“I do a bit of everything (though no one would let me in the lab these days)! I have an active oversight role across our project portfolio and have overall responsibility for how we tackle projects and the quality of work we deliver. As CSO I need to look both ways – externally we build relationships with new and existing clients through honest straightforward interactions, mutual trust and an excellent understanding of their requirements, timelines and how to maximise the chance of success for their projects. Internally I need to manage how those expectations translate to our young and highly motivated team and support them in delivering the science. I am thinking all the time about new projects, technologies, and business opportunities. As a company director there are wider management responsibilities, and I have found I enjoy the general entrepreneurship in building a business much more than I thought I would if you had asked me 20 years ago!”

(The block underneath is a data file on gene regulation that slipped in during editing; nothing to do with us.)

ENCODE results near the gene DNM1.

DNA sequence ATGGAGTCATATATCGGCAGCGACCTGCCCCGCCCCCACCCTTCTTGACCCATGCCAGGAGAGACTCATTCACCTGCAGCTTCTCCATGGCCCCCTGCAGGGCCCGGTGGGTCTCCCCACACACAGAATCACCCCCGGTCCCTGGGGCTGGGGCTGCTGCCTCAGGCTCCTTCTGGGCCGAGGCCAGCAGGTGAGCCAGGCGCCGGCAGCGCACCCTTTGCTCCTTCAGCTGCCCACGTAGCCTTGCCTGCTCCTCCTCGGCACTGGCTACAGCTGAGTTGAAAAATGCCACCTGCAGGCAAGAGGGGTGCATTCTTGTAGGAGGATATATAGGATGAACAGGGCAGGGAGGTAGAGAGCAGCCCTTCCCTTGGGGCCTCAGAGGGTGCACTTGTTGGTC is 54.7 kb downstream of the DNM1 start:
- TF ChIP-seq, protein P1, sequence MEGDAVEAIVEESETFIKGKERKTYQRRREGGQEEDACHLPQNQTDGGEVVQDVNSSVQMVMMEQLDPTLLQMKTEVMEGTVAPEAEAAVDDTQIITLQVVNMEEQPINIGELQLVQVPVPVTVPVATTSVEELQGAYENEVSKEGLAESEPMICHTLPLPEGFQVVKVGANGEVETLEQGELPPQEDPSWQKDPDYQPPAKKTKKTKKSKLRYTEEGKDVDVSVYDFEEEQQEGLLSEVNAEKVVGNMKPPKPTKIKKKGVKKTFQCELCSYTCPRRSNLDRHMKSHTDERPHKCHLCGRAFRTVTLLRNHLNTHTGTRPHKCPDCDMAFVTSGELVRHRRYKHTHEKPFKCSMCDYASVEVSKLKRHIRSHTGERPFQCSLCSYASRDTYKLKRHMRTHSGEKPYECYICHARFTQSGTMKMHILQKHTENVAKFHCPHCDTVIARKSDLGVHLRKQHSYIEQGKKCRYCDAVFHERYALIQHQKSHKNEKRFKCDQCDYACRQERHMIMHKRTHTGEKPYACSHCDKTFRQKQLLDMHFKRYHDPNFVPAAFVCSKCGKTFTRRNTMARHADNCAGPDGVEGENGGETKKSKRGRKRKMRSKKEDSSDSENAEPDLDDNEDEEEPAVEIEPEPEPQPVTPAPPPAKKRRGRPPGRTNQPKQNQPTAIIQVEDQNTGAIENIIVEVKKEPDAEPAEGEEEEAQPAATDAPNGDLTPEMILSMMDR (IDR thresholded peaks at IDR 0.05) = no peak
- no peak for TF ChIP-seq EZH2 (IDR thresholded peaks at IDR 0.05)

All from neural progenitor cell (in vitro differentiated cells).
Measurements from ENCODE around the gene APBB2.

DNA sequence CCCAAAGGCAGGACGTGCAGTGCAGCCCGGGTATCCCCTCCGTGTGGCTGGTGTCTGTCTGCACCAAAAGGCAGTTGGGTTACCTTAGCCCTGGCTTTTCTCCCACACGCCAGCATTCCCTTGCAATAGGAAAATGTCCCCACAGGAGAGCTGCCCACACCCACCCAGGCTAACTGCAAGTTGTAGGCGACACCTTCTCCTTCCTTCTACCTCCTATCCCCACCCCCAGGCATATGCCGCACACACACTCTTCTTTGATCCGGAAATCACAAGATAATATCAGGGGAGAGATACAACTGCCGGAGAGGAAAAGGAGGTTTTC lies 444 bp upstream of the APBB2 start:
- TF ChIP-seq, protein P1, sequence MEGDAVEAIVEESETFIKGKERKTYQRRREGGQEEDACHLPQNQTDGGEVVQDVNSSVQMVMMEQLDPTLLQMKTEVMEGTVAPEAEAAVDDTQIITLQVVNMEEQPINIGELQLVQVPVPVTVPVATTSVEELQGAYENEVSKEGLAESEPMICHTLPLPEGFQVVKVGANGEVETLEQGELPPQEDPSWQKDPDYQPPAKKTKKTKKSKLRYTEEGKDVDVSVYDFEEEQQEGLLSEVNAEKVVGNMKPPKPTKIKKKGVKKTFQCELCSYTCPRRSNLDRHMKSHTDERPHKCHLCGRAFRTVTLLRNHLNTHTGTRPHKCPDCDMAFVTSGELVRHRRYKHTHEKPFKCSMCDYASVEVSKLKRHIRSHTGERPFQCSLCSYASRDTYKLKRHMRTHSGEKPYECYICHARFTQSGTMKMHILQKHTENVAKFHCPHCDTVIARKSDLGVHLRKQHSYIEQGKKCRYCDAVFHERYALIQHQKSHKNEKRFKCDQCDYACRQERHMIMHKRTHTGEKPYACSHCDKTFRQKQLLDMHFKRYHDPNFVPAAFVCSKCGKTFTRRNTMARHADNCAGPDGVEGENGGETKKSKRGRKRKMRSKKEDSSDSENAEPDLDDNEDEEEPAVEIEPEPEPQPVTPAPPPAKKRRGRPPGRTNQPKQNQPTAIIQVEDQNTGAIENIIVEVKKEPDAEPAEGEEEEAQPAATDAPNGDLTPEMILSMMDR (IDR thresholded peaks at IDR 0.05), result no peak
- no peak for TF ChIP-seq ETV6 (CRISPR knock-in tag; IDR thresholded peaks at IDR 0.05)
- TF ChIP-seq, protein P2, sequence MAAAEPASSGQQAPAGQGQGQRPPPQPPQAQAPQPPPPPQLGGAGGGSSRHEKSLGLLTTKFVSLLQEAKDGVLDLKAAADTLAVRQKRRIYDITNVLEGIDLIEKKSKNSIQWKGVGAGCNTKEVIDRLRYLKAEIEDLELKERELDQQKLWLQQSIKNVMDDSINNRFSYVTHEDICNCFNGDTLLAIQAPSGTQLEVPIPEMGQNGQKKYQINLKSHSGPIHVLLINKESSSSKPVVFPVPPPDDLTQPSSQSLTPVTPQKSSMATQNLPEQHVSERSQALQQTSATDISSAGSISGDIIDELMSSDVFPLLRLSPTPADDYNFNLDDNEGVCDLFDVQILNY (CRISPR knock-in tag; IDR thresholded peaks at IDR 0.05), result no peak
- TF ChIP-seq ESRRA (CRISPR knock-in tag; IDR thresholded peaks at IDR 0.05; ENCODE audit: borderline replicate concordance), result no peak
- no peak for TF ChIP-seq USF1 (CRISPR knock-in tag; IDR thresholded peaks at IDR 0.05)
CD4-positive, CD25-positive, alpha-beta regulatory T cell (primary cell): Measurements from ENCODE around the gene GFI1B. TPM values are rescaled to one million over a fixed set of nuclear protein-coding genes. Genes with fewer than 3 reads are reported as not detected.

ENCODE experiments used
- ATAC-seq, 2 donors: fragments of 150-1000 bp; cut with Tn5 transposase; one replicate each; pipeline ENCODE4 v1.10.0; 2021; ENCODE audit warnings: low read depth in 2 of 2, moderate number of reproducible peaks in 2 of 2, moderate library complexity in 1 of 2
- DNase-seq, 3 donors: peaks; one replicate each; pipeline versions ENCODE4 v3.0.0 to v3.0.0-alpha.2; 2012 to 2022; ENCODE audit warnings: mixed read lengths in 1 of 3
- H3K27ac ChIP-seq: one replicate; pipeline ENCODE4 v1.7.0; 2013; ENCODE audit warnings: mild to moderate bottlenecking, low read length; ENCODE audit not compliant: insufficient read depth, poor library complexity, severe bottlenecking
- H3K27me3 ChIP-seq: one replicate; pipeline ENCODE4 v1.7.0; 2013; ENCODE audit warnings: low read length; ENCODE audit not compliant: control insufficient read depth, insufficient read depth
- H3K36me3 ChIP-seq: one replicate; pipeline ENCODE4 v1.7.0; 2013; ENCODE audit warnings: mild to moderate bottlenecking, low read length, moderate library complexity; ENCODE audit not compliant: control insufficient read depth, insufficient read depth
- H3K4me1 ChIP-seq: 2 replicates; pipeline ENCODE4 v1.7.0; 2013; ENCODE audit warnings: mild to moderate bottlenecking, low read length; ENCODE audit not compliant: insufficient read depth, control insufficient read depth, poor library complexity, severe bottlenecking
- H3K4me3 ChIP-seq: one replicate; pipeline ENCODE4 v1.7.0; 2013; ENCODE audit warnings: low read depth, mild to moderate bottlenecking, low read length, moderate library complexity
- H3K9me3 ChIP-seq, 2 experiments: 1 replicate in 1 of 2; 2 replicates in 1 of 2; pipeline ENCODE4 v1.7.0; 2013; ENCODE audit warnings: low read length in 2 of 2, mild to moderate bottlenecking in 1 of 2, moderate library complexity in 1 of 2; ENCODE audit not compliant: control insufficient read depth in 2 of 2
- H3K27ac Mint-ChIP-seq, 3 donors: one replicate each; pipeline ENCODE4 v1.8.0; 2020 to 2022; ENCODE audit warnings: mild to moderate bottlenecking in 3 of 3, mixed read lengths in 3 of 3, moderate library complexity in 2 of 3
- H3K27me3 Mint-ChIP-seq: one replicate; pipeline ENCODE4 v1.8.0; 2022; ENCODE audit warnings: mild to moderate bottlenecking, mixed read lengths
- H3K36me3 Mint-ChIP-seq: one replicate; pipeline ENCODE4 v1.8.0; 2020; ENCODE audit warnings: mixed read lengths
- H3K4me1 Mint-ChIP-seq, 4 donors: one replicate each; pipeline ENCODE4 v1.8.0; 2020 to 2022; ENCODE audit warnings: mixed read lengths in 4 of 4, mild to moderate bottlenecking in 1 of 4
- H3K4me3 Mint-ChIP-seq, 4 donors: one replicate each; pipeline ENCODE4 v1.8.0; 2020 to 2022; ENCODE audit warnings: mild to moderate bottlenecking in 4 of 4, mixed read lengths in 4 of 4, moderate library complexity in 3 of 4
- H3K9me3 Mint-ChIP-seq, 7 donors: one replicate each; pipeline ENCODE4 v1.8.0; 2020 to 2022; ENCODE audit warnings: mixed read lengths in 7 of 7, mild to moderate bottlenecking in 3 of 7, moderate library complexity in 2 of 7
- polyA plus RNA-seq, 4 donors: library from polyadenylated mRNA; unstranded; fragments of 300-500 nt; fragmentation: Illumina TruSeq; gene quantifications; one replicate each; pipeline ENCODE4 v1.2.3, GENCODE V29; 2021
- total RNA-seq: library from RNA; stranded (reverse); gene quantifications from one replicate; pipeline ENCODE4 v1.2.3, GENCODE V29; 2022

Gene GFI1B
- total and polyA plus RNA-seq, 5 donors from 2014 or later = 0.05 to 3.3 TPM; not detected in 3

“What excites you the most about working at Excellerate/within drug discovery research?”
“You see loads of great science and ideas, and work with fantastic people as a team. When I was an undergraduate, I loved reading widely about science, and then as an academic became quite focussed in one area. Coming to Excellerate was refreshing in being able to step back, think laterally, and cover all sorts of targets, mechanisms, and disease areas. And it’s super-fast paced – as a company we can take decisions quickly, and we never have to wait 6 months for a grant application!”
“What’s one significant achievement or contribution you’ve made during your time here?”
“Excellerate has now been established long enough (since 2016) to see earlier projects we were involved with reach clinical trials, and that is always exciting to see. But we also had the ambition to be a drug discovery training hub for pharmacology, and to give young scientists in particular the opportunity to develop the skills needed in the industry. To see the extent to which members of our team have gone from strength to strength over the years, and progressed their careers inside and beyond Excellerate, gives real satisfaction.“
“What do you think sets Excellerate apart from others in the industry?”